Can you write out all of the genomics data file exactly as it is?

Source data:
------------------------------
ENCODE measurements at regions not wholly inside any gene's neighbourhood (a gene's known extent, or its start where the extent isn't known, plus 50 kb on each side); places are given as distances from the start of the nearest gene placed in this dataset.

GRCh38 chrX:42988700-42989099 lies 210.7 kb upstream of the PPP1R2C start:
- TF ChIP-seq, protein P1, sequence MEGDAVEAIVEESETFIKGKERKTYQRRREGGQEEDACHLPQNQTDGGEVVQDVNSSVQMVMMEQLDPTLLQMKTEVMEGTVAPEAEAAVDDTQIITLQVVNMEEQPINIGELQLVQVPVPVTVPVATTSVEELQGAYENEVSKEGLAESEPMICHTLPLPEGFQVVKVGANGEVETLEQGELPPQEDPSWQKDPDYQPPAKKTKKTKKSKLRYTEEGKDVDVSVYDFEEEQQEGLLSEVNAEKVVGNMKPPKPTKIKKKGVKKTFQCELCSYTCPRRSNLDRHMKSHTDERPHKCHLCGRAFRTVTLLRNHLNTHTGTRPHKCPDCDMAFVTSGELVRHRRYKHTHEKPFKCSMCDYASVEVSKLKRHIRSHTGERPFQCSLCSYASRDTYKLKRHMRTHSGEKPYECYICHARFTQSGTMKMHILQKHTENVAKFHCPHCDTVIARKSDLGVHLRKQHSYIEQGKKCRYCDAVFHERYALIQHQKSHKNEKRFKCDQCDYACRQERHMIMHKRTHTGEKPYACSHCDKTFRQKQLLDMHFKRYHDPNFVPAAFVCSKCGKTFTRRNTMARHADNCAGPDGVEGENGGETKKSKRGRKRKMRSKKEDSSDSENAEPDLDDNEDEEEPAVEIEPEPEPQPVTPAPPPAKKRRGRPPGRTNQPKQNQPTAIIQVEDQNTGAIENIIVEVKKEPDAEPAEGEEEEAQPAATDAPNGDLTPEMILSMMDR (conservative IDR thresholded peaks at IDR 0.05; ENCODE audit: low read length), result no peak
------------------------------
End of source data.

ENCODE measurements at regions not wholly inside any gene's neighbourhood (a gene's known extent, or its start where the extent isn't known, plus 50 kb on each side); places are given as distances from the start of the nearest gene placed in this dataset.

GRCh38 chrX:42988700-42989099 lies 210.7 kb upstream of the PPP1R2C start:
- TF ChIP-seq, protein P1, sequence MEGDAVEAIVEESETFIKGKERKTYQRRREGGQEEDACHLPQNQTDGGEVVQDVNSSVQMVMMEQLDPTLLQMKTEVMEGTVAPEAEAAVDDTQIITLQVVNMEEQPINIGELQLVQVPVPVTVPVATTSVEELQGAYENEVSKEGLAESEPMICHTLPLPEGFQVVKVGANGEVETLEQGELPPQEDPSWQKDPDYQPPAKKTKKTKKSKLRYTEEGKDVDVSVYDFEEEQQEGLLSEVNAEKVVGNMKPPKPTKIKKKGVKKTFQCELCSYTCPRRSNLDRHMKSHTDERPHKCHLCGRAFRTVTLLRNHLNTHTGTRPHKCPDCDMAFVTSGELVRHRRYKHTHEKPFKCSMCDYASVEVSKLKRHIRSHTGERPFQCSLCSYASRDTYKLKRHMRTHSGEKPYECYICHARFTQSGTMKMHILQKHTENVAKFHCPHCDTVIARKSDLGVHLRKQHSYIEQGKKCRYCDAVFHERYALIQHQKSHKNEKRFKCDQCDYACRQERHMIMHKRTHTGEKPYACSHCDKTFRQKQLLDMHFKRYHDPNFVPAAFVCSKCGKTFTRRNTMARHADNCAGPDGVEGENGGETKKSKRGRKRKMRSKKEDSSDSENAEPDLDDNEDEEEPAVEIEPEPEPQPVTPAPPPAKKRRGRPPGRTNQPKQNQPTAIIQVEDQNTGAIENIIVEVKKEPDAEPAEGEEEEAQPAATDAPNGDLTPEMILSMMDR (conservative IDR thresholded peaks at IDR 0.05; ENCODE audit: low read length), result no peak